What the Hex Are Witches Rides and Why They’re a Growing Halloween Trend
Over the last 30 years, these rides have blended whimsy with philanthropy. Don't mind the flying monkeys.
Courtesy Rebecca WaldenThey ride in on bikes, motorcycles, even Arabian horses, for reasons as noble as fundraising or as simple as cultivating community in October, the spookiest of seasons with its seriously creepy origins. They are part of a growing national trend of witches rides, taking place throughout the month and quite possibly, in a community near you. So what the heck is a witches ride anyway?
Its origin begins in the coastal Florida town of Seaside about 30 years ago, when resident Amanda Bacon and friends dressed up like witches and rode their bikes to nearby Grayton Beach for fun. One glimpse from the schoolyard was all it took to pique community curiosity, and for a leisurely bike ride between friends to turn into a fundraising powerhouse.
Courtesy Rebecca WaldenWhen Bacon moved to Fairhope, she shared the idea with her friend Jenny Beam Klein, an event planner with the Grand Hotel, and it exploded. Now in its third year, Fairhope’s ride is 600 strong, with considerable fundraising muscle. In 2016, the group presented a $12,000 check to Furrever Homes pet rescue, their chosen charity. A portion of those proceeds most recently supported Hurricane Harvey relief, providing vital supplies to Houston area animal shelters. “Our witches ride donations made this possible,” Bacon says. “We love that we can support their efforts, which have already resulted in an offshoot spay/neuter program.”
Elsewhere in the country, witches rides include 2,000-plus motorcycle riders cruising through New England streets.
“You will see two, three, and four-wheel motorcycle riders here, some from 3,500 miles away (Reading, Berkshire in England),” says Bill Patjane, executive director with the Massachusetts district office of the Muscular Dystrophy Association (MDA).
The ride, initiated by the area’s local Harley Davidson Owners Group, pulls in $1 million annually for MDA. It concludes with a parade in Salem, a town well known for its witch folklore.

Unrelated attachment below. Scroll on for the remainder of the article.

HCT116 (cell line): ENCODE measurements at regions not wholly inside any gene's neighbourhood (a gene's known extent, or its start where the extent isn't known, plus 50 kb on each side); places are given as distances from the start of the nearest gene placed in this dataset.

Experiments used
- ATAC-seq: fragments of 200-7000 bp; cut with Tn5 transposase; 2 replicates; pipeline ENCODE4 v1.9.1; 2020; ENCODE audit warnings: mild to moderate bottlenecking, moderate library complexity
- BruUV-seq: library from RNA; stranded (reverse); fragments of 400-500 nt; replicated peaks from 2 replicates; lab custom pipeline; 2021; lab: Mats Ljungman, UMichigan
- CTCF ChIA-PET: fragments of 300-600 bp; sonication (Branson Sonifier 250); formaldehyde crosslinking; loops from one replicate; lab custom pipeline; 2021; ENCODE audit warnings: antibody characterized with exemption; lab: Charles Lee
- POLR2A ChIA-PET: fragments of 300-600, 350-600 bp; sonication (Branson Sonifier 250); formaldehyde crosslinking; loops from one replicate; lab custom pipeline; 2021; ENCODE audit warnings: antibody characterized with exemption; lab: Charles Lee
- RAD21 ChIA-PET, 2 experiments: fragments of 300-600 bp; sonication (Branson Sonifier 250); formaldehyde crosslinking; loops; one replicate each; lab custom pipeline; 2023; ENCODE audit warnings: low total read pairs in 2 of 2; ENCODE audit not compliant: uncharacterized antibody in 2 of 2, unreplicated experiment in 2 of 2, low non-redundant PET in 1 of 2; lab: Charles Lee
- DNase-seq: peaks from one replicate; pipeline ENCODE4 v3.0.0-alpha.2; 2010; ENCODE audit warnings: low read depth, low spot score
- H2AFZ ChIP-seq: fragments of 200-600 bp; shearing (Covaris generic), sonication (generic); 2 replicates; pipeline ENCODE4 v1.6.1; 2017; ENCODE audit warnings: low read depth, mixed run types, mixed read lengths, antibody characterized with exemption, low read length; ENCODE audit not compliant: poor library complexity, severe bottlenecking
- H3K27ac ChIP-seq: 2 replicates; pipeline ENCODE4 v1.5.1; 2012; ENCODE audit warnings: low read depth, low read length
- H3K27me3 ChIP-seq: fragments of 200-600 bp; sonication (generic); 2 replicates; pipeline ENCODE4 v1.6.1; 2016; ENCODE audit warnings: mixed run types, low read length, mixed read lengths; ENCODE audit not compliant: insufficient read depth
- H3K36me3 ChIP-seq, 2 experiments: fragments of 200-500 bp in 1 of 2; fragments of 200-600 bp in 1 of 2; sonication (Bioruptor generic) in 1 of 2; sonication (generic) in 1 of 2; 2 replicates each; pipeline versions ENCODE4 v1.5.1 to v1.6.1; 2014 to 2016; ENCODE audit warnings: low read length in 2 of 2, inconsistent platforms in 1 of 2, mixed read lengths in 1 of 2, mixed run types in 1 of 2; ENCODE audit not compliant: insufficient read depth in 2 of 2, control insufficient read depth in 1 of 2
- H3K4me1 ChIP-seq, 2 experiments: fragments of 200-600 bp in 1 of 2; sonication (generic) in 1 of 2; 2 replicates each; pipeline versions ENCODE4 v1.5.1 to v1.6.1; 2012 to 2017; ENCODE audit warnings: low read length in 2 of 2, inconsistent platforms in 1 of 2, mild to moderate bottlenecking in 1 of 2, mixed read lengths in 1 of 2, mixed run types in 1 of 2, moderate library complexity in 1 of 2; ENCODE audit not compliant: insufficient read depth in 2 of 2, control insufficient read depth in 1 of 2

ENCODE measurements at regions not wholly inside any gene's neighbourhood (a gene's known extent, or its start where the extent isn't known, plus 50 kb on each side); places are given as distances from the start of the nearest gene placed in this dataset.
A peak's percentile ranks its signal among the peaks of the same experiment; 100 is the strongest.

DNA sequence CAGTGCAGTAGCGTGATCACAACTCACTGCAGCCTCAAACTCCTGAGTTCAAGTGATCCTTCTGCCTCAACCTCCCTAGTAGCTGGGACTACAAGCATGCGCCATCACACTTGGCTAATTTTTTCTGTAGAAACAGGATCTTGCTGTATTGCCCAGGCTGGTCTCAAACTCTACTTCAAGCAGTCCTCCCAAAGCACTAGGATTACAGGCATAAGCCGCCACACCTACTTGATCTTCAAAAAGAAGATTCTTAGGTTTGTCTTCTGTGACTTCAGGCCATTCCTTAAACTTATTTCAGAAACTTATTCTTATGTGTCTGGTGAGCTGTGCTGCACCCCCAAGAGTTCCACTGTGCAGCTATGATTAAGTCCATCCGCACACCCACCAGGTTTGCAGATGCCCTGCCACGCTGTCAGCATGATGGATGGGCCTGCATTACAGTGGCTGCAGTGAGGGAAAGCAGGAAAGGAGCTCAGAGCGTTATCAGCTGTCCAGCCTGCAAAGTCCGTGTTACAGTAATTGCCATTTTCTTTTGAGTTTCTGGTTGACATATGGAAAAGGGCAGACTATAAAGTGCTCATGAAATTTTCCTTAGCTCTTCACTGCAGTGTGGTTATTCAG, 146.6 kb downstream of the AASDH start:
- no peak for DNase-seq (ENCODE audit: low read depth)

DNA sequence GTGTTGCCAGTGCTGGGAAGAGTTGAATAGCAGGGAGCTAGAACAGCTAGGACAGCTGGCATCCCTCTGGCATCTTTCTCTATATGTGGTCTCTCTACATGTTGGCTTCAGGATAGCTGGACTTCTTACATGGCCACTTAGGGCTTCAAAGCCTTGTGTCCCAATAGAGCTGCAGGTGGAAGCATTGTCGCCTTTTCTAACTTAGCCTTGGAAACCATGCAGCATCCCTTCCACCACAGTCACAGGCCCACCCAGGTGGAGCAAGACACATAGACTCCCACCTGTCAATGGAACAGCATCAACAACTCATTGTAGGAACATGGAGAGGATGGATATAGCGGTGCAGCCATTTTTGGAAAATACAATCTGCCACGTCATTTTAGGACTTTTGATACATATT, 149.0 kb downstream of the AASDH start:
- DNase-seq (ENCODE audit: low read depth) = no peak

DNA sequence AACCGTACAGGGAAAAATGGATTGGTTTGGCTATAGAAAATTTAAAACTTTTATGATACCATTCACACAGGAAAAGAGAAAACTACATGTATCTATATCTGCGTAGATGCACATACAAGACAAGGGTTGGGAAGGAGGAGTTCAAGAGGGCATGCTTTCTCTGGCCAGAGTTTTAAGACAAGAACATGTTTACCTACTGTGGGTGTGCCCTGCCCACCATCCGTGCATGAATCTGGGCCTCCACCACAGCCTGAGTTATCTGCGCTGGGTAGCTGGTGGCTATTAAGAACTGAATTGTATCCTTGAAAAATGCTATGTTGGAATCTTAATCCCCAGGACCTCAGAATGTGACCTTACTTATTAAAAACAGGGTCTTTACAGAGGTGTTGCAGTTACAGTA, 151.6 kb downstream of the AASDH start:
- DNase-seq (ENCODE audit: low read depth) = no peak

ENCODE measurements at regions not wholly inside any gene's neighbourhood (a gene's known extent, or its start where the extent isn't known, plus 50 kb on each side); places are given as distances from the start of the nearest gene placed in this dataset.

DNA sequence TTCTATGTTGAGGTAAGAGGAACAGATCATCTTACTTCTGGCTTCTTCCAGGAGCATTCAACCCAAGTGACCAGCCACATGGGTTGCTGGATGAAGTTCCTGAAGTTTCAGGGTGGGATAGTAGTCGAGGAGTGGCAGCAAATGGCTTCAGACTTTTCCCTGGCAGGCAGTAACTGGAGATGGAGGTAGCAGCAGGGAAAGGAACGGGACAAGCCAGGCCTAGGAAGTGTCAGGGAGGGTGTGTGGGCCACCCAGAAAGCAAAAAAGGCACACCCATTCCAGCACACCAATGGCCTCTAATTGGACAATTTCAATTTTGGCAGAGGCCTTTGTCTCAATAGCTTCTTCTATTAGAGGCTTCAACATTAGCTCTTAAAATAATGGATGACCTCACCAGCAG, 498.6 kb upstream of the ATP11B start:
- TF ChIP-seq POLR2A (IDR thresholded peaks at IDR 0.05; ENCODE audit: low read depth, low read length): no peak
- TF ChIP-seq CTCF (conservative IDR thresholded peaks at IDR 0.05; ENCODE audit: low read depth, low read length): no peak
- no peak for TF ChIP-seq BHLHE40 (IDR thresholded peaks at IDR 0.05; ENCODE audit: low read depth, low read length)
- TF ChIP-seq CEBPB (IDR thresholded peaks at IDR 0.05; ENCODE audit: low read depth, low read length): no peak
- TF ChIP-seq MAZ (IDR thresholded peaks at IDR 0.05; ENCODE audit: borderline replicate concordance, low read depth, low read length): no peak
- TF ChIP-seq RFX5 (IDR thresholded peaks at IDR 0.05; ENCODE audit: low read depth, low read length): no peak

Horse enthusiasts will be happy to learn there is even an equestrian Witches Ride brewing. Known as the Twisted Witches Ride, it’s a two-day endurance trek in Cincinnati, Ohio’s East Fork State Park.
“It’s very family friendly and open to all ages,” says ride manager Karri Bruskotter. “You’ll see everyone from little girls on ponies to senior citizens on Steady Eddy horses.”
Sanctioned by the American Endurance Ride Conference, the event includes a catered dinner, race swag, and two veterinary checks to ensure healthy condition of participating horses.
“Proceeds support equestrian trail maintenance of the park,” Bruskotter says. “We will only release the flying monkeys in event of unsportsmanlike conduct, which of course we are not expecting.”
Northern Ohio has picked up on the fun as well, from the Folger Street Inn & Coffeehouse in Carrollton to a 50-member coven in Cleveland.
The Cle [Cleveland] Witches Ride, organized by Nancy Desmond, got its start from social media inspiration.
“A friend saw a picture online of a ‘witches ride’ in another state and suggested I start one, only half seriously,” she says. “I loved the idea, created a Facebook event page, and the ride attracted about 50 women.”
Courtesy Rebecca WaldenAfter cycling through downtown Cleveland, complete with a stop at a local bike shop offering a “witches discount,” the group continued their festivities at a nearby restaurant. (And Cleveland isn’t even the most bike-friendly city in Ohio!)
“I was struck by two things that year,” Desmond says. “There was something empowering about a 50-women ride, and also how people of every age and ethnicity broke into smiles, waving as we rolled by. It was so much fun to cause joy!”
By 2016, the group tripled in size and also raised $3,500, gifted to a local prominent cyclist for medical expenses following an accident. Perhaps most impressively, the funds come not from an event fee, but out of generosity from those who participate.
“There is no charge—it’s just an open invitation group ride,” Desmond says, adding that helmets are encouraged, as all responsible witches wear.
Races in Alabama, Louisiana, Mississippi, and Tennessee are popping up rapidly, many with ties to one that originated in Homewood, Alabama—a daughter’s tribute her mother, who passed away suddenly from bronchopulmonary adenocarcinoma, a non-smoking form of lung cancer.